36 Years Ago

36 Years Ago, Vienna 1971—A Student Journal

Day 147: Get your eyes checked regularly


Vienna 1971—A Student Journal
A year of music, study, travel, sightseeing & friends.

Day 147 — Get your eyes checked regularly
27-December-1971 (Mon.)


Back to work.

Morning. Got a registered letter from Andre—made me feel really good, except that it had money. Pay it back. As with the previous day, I felt really good that I had these great friends and relatives. I love ‘em all.

Spend rest of morning in electronic music. Very frustrating. Didn’t get anything done. Very difficult.

Spent rest of the afternoon practicing horn and piano a good deal. Also did some work on stage band [jazz band] piece. Maybe, if I don’t slough off, I’ll be able to finish it.

Went home. There were about 6 letters. Read them all—it was a variety of all good news. Friends saying hello; info from Mrs. Priesing on Fontainbleu, Anjali, family; and from Rotary, more money. I really felt good—that people are writing, the good news. It makes me feel good.

Really good day.


Christmas letters. It has now been five months since I last saw my family and friends. That’s a long time. As a result, I really enjoy getting letters from everyone and reading them to see what is going on in their lives. Thankfully, I’m very active in school and always keeping busy—look at how many operas and concerts I’ve seen. Still, during holidays you miss family and friends and appreciate their letters and cards. A letter from Anjali just warms me up.

Click on the tags. As a reminder, if you are reading parts of the journal and I mention something that interests you (Anjali, or sightseeing venue), look to see if there is a “tag” either in the right-side column, or below the blog posting. It is like an index. Clicking on a tag will bring up all of the journal posts related to that tag.

Fontainbleu. One of my teachers from Montclair sent me information on Fontainbleu, a music school for composers run by the famous teacher of composers, Nadia Boulanger. At a later date, I apply for a scholarship to Fontainbleu and receive a short handwritten letter from Nadia Boulanger that I forever cherish. I hope that I can find and show you this letter before the end of the year.

School work. A full day of work, as usual. Practice and electronic music. School work, practice, study, and learning is often not easy. We forget our frustrations as we do the process. (Though, this journal reminds me of mine.) If you’re a student, keep working at it. Learning takes place and it will help shape the person you will mature into for the rest of your life. I’m still curious about this jazz band (stage band) piece—what was I writing? I would love to hear it.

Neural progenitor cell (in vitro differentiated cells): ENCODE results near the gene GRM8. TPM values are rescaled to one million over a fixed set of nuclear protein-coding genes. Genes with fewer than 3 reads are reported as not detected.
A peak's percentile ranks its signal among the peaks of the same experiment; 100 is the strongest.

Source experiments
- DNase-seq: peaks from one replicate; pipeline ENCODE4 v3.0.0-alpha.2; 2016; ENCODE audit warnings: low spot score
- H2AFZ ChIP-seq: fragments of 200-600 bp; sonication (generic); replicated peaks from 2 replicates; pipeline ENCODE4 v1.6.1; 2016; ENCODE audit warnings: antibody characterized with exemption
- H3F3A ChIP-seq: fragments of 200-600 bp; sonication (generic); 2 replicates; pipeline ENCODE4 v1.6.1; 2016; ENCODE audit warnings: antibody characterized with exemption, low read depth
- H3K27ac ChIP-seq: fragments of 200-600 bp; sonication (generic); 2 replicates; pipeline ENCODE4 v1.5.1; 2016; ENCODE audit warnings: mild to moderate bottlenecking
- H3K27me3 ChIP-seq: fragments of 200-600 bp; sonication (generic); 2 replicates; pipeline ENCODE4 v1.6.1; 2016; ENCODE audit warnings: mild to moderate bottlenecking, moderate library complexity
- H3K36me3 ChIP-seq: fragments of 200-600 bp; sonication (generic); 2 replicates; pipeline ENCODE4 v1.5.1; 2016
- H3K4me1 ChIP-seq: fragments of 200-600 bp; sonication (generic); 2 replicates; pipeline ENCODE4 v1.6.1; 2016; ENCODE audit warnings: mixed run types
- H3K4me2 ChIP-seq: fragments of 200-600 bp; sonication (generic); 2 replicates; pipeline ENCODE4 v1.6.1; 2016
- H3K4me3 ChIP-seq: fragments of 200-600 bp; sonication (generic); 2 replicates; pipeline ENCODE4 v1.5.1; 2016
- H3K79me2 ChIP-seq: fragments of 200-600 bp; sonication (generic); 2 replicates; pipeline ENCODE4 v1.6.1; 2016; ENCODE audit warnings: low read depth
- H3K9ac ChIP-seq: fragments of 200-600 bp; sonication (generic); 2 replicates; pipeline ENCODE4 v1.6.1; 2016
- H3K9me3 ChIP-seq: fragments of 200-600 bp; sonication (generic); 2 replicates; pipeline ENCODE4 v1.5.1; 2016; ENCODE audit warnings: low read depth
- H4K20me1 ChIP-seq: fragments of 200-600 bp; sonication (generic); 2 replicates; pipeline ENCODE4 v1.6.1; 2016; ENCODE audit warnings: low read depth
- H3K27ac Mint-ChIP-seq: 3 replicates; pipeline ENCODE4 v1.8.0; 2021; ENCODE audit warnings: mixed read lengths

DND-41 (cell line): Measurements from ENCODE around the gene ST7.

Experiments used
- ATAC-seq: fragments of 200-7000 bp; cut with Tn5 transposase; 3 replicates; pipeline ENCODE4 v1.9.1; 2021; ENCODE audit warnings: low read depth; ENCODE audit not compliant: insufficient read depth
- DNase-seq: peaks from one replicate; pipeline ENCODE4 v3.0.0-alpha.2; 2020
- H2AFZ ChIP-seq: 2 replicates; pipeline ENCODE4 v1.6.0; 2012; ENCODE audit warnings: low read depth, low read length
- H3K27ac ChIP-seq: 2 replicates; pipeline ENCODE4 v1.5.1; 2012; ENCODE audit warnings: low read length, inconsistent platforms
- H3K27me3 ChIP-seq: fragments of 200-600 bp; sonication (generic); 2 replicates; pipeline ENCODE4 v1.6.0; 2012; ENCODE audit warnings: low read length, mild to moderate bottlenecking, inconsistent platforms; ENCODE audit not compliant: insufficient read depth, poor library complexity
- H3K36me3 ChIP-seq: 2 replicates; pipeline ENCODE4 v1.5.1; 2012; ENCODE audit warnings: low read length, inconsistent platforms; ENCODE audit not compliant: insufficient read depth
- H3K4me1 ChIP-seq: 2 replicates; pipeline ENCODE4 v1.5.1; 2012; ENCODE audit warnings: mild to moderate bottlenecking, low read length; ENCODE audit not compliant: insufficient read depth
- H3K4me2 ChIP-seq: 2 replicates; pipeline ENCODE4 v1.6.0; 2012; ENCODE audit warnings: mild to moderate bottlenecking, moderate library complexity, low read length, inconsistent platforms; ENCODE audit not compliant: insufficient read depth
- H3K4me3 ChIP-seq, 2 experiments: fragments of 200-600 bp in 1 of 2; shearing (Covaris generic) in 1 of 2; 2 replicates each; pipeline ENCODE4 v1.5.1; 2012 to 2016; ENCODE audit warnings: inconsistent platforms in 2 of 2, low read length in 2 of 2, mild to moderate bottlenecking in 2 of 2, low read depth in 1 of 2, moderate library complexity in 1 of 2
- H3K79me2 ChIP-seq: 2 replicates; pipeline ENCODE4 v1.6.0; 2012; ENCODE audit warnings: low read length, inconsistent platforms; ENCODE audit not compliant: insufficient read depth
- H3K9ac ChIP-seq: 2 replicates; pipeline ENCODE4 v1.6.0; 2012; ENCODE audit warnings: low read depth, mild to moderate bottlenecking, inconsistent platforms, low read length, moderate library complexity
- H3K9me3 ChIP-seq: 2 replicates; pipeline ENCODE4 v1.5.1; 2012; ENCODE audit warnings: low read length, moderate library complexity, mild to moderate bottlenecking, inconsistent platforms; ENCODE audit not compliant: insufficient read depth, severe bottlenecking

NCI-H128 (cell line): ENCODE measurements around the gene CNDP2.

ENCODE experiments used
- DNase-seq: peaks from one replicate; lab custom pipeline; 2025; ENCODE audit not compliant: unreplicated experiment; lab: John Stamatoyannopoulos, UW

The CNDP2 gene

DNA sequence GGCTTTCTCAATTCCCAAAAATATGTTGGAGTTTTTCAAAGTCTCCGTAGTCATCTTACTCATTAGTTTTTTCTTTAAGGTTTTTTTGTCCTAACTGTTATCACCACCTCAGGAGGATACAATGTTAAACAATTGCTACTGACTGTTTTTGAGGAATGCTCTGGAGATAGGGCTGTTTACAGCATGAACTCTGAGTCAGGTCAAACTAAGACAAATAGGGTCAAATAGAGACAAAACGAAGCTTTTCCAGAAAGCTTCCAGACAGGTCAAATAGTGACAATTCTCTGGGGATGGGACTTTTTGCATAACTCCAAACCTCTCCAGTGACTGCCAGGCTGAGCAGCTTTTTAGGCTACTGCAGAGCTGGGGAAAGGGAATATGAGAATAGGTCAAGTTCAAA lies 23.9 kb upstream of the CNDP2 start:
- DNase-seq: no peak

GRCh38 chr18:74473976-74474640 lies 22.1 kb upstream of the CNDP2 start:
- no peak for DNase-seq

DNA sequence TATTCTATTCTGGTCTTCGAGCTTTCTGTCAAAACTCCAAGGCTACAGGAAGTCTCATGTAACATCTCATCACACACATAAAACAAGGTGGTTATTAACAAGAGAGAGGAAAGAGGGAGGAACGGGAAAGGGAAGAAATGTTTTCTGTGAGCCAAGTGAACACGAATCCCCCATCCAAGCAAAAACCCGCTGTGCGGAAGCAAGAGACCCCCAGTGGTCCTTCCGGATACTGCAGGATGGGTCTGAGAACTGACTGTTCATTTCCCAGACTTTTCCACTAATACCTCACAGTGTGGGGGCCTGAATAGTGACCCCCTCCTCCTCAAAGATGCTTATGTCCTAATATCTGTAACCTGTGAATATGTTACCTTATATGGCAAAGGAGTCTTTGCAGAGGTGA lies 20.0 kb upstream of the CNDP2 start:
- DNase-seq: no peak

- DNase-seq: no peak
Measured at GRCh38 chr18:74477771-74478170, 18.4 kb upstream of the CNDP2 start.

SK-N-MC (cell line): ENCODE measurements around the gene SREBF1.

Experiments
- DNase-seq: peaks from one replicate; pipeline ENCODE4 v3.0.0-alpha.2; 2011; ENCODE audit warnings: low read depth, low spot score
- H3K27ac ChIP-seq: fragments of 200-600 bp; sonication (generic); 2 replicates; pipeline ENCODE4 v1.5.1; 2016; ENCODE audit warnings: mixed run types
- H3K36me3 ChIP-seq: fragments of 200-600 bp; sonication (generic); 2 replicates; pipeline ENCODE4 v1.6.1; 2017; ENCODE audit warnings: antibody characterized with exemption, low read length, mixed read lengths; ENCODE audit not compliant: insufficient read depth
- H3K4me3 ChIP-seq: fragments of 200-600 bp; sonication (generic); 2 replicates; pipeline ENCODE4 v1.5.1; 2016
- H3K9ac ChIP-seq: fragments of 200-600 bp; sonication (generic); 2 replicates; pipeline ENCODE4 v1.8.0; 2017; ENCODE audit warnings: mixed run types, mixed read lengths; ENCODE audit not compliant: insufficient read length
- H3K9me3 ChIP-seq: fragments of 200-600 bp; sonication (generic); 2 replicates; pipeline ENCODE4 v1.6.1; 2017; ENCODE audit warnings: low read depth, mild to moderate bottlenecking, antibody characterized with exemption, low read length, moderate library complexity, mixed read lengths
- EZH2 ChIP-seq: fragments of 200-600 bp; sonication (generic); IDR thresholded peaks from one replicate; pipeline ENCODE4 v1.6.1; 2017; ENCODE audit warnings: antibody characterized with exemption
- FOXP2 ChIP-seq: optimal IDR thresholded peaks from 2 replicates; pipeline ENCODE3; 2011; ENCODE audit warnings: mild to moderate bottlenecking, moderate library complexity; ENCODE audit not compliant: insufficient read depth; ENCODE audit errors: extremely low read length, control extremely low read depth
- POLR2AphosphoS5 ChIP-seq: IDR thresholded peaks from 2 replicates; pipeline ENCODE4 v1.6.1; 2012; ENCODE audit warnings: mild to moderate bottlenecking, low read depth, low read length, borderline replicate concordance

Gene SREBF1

Rotary money. The Rotary Clubs have sent me additional money. Rotary International has increased my fellowship and living stipend to compensate for the devaluation of the dollar back in August. This was generous of them and truly appreciated by me. Thank you again, Rotary. This has been, and will continue to be, an incredible year.

Andre, a friend. One of my best friends is Andre. We grew up together as schoolmates, though not in the same neighborhood. I remember visiting his home often and the warm welcome that his parents always gave me. (I believe that I may have mentioned Andre before in this journal.) Well, Andre not only sent me a Christmas card, but some money as well. At this time, he was probably attending Harvard Medical School. I forgot about this card and still haven’t paid him back. With 36 years of interest, it’s going to be a bit of money. It’s good to have friends of such quality. Today, Andre is a tremendously successful eye surgeon. His wife Jodi is an architect, and they have wonderful children.

My mention of Andre in the journal reminds me of a very important topic. Your vision, your eyesight. Although it has nothing to do with this journal, I must tell this story.

Get your eyes checked, regularly. I can’t tell you how much I am indebted to Andre over the years. Yes, I can. Here are just two instances: (1) He discovered that I had glaucoma, very early on while I was a student at Ohio State University. Glaucoma specialists at OSU were bringing in classes of medical students to see my “Kruckenberg spindle,” a form of pigmentary glaucoma. The doctor said, my friend was very, very good to have discovered this; many ophthalmologists would have missed it. He discovered it when it was at its earliest stages. Why is this important? I used to get my glasses at the Port Authority in New York because they were cheap. I didn't have a lot of money. I had never visited an eye doctor or ophthalmologist. If I had never visited Andre in his office when he first began his practice, I would have not known that I had glaucoma. I would have never gone to an eye doctor for many years. Glaucoma is a silent eye disease that can suddenly make you blind. As a result, I have been taking eye drops for glaucoma for over 25 years and have my vision today because of this early detection. I owe my vision to Andre. (2) Andre operated on my cataracts early on and gave me back my sight as well. To this day, when I see other eye specialists, they always remark how my cataract surgery was excellent.

Thanks Andre.


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